Head crusher

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A head crusher is a torture device used in the early modern period. It is not documented before the 16th century.


This device was used solely in Germany, first recorded in 1530; and called Kranz or Schneiden. This metal device featured a plate that sat below the victim's jaw, which was connected by a frame to the head cap. As the torturer slowly twisted the handle, the gap between the head cap and plate decreased, crushing the skull, including the teeth, mandible and facial bones, and ultimately inducing death. Even if the torturer stopped before death, permanent damage to the facial muscles and structure would have occurred. The victim's head would slowly be crushed, killing the victim, but not before the victim's jaw had been crushed, and their eyes may have possibly extruded from their sockets.[1] To aggravate the pain, the torture master would sometimes amuse himself by tapping on the metal cap with a small hammer.[2] The head crusher was used to extract information from criminals. It would scare them to the point of giving up knowledge that was crucial to solving serious criminal cases.[3]

There were many variations of the head crusher during the early modern period, some of which even had a receptacle in the front to catch the eyes of the victim.[4]

Use as a Political Tool[edit]

The use of the Head Crusher was deliberately used as a political tool during the medieval period. It was a historical use of punishment to try to extract information from an individual involved in a crime. It was considered that the more brutal the punishment, the better, which is why the head crusher was so effective. Torture was used as mass marketing in history, like in England when they would showcase decapitated spiked heads on the gate of the London Bridge.[5] It was portrayed as similar to a theatrical performance. Doing it in front of the public was a crucial part of the marketing. Getting the support for the state was brought out by the collective sentiment of the society. Subjecting individuals to horrific torture in front of everyone reinforced the state's power, reminding citizens who was in control. This was why the Spectacle of the Scaffold was such an important part of mass marketing of torture for the state.[6]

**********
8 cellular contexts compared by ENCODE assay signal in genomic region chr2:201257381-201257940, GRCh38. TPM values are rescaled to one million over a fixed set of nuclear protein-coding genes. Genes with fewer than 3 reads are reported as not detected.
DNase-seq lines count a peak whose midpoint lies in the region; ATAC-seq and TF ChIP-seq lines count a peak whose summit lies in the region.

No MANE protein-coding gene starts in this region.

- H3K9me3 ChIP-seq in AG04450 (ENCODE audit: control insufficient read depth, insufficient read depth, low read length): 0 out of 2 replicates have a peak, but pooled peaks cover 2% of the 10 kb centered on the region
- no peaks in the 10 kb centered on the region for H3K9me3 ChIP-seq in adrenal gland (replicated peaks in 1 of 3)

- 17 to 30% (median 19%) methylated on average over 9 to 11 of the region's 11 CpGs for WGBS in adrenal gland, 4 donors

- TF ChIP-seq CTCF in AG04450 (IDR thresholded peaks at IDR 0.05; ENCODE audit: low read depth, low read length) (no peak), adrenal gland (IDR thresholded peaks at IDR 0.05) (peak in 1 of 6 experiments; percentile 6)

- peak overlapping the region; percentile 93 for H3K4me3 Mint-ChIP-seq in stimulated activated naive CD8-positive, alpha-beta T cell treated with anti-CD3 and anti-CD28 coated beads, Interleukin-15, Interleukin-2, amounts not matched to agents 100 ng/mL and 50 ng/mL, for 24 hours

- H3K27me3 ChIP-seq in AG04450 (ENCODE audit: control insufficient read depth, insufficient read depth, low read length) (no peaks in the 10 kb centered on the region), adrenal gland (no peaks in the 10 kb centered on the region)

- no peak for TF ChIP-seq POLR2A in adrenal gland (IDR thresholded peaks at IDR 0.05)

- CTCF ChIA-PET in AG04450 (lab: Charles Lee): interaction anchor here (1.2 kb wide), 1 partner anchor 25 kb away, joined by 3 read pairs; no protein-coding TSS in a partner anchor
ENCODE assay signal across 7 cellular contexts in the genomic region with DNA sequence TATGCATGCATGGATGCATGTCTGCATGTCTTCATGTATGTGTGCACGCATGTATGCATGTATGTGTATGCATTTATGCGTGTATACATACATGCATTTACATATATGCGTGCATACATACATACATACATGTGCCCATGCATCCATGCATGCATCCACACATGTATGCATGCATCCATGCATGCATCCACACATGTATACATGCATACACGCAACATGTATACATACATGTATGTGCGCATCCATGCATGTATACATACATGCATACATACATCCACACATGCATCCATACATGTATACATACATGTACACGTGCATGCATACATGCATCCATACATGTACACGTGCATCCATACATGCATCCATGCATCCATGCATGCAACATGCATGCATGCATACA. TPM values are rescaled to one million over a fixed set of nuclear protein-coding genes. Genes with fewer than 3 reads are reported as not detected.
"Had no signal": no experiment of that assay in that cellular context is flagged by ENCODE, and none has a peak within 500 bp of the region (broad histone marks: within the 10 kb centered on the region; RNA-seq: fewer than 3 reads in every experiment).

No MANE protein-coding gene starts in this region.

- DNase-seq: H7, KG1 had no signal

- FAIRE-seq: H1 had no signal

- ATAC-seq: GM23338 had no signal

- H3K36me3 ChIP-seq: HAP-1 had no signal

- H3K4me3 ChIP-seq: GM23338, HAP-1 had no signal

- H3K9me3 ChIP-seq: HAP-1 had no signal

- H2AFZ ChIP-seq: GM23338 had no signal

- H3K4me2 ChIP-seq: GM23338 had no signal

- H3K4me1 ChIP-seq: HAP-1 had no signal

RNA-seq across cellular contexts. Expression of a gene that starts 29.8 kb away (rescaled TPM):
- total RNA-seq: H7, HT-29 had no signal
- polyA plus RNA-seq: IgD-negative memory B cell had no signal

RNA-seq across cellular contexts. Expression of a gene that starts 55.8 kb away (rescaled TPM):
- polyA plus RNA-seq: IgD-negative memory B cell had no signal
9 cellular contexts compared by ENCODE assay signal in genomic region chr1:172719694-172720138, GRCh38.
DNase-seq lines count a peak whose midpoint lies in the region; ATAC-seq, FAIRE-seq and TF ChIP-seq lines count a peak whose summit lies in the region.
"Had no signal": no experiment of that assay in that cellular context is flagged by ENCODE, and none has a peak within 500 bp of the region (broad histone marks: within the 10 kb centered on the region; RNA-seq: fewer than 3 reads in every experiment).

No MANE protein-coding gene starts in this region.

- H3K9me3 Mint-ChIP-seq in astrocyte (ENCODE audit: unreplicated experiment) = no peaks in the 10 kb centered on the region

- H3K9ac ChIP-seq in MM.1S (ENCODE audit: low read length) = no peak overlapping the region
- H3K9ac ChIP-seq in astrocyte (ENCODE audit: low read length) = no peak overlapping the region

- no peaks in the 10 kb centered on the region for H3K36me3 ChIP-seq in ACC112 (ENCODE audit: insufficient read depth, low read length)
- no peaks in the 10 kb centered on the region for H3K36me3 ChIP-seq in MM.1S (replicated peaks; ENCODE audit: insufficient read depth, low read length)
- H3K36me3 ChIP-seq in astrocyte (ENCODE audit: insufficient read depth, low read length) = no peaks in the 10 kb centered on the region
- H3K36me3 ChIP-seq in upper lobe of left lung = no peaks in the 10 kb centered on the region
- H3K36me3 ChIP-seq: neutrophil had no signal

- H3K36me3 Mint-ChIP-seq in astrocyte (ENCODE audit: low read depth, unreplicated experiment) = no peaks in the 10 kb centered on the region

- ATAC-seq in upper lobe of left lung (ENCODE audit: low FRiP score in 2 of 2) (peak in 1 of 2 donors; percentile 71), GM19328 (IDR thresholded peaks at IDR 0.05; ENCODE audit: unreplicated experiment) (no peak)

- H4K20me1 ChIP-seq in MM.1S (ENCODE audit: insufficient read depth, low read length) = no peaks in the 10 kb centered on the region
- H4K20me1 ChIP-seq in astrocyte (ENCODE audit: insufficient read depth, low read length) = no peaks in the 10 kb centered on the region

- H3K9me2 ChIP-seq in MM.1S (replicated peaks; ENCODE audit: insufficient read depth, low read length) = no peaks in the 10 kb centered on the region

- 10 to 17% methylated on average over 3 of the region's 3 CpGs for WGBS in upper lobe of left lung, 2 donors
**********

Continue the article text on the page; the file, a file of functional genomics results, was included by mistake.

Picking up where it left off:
In popular culture[edit]

Megadeth's song "Head Crusher" (from the album Endgame) is about the device.

Popular TV series by Canal Plus and Netflix, "Borgia" has an example of this device in Season 3, Episode 1 ("1495").

See also[edit]


  1. ^ "infernal device - Head Crusher". occasional hell. Retrieved 2013-09-02. 
  2. ^ Donnelly, Mark, and Daniel Diehl. The Big Book of Pain: Torture & Punishment through History. Stroud: History, 2008. Print. Schneiden(headcrusher)
  4. ^ "The Head Crusher". Medievality.com. 2008-11-29. Retrieved 2013-09-02. 
  5. ^ Druzin, Bryan H.1, and Anthony S.2 Wan. “The Theatre of Punishment: Case Studies in the Political Function of Corporal and Capital Punishment.” Washington University Global Studies Law Review 14, no. 3 (September 2015): 357–98.
  6. ^ Hovey, Jed. “The Spectacle of the Scaffold – Foucault, Corporal Punishment, and the Digital Age.” Blue Labyrinths, January 6, 2016. https://bluelabyrinths.com/2016/01/06/the-spectacle-of-the-scaffold-foucault-corporal-punishment-and-the-digital-age/..

Methods of torture